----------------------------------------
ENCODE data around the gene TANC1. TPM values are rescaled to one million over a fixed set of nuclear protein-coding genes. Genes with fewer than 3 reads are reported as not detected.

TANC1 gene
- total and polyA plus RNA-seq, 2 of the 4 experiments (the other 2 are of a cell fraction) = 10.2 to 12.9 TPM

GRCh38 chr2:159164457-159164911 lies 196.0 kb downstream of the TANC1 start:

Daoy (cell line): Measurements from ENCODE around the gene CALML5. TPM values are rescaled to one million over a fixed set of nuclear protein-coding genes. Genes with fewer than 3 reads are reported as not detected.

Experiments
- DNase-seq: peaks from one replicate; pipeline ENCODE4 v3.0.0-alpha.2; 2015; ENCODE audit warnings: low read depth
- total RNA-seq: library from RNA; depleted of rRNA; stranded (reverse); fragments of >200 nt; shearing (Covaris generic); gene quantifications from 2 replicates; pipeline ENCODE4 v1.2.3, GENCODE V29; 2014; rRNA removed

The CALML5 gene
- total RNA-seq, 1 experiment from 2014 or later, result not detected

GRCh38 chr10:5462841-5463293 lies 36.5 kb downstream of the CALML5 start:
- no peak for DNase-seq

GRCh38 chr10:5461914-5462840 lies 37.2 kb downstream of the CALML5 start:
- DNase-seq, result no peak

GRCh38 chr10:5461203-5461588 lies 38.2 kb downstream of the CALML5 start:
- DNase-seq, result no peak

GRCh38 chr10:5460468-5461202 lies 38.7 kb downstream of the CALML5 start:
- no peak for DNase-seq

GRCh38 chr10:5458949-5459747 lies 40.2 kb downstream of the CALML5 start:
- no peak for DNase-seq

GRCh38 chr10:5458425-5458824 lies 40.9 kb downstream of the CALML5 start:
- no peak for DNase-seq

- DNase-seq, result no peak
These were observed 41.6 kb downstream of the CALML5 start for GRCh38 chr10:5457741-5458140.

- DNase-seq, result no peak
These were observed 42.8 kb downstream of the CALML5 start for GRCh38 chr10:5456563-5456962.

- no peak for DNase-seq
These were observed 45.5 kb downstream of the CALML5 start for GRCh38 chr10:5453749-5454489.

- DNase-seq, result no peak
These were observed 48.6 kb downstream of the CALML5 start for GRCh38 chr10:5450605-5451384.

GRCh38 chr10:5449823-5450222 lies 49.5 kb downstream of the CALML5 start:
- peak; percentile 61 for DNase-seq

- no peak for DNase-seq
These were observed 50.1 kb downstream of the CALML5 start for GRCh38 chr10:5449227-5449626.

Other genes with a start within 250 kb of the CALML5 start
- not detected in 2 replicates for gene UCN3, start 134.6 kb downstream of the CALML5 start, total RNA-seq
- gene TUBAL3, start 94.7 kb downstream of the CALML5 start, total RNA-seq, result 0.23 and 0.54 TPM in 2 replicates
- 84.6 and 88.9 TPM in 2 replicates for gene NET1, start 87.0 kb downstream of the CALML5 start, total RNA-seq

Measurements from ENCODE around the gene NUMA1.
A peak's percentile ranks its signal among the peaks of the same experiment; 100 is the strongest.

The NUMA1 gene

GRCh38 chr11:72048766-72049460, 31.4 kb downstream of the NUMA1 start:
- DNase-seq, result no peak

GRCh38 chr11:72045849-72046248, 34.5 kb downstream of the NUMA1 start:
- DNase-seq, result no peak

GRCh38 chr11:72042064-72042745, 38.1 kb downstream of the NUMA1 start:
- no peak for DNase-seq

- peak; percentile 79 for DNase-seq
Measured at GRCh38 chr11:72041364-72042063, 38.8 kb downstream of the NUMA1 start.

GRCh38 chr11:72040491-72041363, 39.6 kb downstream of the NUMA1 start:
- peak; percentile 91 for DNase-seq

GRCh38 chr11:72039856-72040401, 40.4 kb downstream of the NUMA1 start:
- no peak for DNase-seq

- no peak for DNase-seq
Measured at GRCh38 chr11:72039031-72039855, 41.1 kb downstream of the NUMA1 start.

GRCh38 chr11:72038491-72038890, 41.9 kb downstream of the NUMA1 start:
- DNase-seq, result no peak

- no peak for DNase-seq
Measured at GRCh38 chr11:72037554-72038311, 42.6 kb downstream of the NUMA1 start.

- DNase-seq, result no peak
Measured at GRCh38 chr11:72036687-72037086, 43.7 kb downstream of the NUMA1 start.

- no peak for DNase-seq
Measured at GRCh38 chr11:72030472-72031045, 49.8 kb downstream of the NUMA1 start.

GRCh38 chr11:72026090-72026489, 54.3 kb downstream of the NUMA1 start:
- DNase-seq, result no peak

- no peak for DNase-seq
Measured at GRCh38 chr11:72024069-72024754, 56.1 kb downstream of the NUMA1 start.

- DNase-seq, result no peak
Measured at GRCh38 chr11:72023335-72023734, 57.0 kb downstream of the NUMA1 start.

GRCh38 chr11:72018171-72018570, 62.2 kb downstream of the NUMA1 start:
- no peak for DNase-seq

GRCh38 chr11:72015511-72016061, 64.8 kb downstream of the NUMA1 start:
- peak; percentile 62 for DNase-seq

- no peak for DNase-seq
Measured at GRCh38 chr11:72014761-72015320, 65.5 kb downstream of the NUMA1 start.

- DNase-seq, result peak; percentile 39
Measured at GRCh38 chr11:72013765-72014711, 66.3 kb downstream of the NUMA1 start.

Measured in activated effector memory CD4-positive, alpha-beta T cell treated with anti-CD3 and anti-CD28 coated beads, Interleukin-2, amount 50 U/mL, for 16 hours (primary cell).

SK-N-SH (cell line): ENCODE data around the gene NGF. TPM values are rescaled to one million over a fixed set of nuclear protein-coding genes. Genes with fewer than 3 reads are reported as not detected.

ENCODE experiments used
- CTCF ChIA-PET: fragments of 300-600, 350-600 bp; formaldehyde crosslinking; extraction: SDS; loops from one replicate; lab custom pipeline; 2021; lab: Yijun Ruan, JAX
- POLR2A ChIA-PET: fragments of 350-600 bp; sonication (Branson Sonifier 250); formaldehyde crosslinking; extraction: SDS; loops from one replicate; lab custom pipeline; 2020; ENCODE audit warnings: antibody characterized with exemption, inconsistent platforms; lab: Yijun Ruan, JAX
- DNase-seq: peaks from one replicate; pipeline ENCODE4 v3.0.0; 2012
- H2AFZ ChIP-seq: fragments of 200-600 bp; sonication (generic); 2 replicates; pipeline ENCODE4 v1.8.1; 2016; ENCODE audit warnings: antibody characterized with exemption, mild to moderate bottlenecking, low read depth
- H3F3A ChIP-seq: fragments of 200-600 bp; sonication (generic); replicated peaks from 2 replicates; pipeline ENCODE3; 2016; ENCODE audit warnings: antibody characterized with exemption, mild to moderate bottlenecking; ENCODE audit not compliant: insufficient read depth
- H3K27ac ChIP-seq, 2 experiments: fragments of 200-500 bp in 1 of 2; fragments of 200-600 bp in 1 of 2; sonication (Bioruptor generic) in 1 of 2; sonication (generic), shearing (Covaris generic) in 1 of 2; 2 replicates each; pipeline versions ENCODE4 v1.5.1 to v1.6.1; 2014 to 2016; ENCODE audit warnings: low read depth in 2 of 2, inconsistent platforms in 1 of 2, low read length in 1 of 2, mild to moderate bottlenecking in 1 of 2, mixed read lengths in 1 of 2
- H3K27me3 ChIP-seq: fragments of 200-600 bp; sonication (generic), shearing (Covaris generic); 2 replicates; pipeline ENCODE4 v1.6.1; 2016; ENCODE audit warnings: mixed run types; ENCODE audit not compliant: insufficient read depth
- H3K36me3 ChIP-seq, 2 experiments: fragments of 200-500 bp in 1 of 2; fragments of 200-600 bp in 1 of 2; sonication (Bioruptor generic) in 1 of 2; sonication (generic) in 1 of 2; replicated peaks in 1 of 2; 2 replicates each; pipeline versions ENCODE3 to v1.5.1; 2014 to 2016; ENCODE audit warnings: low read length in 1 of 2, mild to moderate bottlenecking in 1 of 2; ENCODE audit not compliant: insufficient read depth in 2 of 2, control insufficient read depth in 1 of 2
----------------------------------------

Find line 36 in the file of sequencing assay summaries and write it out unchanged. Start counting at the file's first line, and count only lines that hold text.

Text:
- not detected in 2 replicates for gene UCN3, start 134.6 kb downstream of the CALML5 start, total RNA-seq